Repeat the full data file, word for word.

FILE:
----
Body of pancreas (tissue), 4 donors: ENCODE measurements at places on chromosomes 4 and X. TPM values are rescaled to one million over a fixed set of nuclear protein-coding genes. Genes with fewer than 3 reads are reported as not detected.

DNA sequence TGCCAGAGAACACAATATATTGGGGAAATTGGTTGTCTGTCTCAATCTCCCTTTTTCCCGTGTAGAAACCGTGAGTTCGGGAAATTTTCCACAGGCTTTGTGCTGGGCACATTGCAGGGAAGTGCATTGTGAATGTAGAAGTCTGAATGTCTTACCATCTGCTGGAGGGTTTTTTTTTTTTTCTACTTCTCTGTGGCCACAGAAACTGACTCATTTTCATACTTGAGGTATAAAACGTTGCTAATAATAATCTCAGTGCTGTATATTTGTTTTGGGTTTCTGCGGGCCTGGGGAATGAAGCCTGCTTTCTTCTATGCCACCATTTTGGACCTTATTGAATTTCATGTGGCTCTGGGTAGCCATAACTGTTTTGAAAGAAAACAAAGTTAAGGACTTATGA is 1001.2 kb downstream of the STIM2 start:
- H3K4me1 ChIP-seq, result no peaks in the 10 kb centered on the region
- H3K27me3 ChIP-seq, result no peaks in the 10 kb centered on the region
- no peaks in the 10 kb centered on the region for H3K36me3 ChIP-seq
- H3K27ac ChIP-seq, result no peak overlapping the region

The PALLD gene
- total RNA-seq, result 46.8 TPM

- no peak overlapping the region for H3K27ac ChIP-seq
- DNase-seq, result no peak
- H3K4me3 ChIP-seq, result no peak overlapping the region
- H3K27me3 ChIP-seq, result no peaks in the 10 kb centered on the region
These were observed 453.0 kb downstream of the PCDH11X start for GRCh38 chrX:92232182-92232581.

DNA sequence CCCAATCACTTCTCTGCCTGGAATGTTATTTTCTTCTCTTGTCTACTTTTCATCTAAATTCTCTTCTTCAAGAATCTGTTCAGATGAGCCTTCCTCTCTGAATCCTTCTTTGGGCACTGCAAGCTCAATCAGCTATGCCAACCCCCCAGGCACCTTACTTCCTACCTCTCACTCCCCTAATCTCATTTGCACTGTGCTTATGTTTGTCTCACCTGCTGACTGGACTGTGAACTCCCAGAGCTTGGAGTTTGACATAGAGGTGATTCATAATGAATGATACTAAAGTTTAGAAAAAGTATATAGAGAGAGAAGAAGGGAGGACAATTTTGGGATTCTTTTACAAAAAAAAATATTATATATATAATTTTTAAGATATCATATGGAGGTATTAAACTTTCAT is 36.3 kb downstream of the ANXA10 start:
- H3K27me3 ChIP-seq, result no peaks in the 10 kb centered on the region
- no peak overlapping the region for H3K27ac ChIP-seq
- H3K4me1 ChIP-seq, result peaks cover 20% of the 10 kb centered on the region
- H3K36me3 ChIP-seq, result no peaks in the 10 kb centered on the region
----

Body of pancreas (tissue), 4 donors: ENCODE measurements at places on chromosomes 4 and X. TPM values are rescaled to one million over a fixed set of nuclear protein-coding genes. Genes with fewer than 3 reads are reported as not detected.

DNA sequence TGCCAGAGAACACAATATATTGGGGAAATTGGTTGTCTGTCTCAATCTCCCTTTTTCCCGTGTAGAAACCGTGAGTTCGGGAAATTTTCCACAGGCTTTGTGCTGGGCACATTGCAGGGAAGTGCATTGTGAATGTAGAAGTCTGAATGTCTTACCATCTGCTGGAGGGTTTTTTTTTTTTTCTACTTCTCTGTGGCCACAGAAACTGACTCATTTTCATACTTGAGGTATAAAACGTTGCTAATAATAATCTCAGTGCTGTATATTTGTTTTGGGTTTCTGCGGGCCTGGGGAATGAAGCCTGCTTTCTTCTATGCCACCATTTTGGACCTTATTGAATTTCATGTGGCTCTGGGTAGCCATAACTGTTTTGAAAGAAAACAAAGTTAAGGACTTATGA is 1001.2 kb downstream of the STIM2 start:
- H3K4me1 ChIP-seq, result no peaks in the 10 kb centered on the region
- H3K27me3 ChIP-seq, result no peaks in the 10 kb centered on the region
- no peaks in the 10 kb centered on the region for H3K36me3 ChIP-seq
- H3K27ac ChIP-seq, result no peak overlapping the region

The PALLD gene
- total RNA-seq, result 46.8 TPM

- no peak overlapping the region for H3K27ac ChIP-seq
- DNase-seq, result no peak
- H3K4me3 ChIP-seq, result no peak overlapping the region
- H3K27me3 ChIP-seq, result no peaks in the 10 kb centered on the region
These were observed 453.0 kb downstream of the PCDH11X start for GRCh38 chrX:92232182-92232581.

DNA sequence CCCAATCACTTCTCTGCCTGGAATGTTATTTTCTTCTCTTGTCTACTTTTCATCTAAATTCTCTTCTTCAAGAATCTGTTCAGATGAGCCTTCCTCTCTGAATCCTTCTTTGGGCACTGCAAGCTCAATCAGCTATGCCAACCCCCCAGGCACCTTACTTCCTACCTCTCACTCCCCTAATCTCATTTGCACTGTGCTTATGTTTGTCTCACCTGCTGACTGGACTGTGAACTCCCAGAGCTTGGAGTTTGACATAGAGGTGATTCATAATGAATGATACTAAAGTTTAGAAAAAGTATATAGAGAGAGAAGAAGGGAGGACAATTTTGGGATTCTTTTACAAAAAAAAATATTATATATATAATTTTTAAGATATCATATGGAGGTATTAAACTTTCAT is 36.3 kb downstream of the ANXA10 start:
- H3K27me3 ChIP-seq, result no peaks in the 10 kb centered on the region
- no peak overlapping the region for H3K27ac ChIP-seq
- H3K4me1 ChIP-seq, result peaks cover 20% of the 10 kb centered on the region
- H3K36me3 ChIP-seq, result no peaks in the 10 kb centered on the region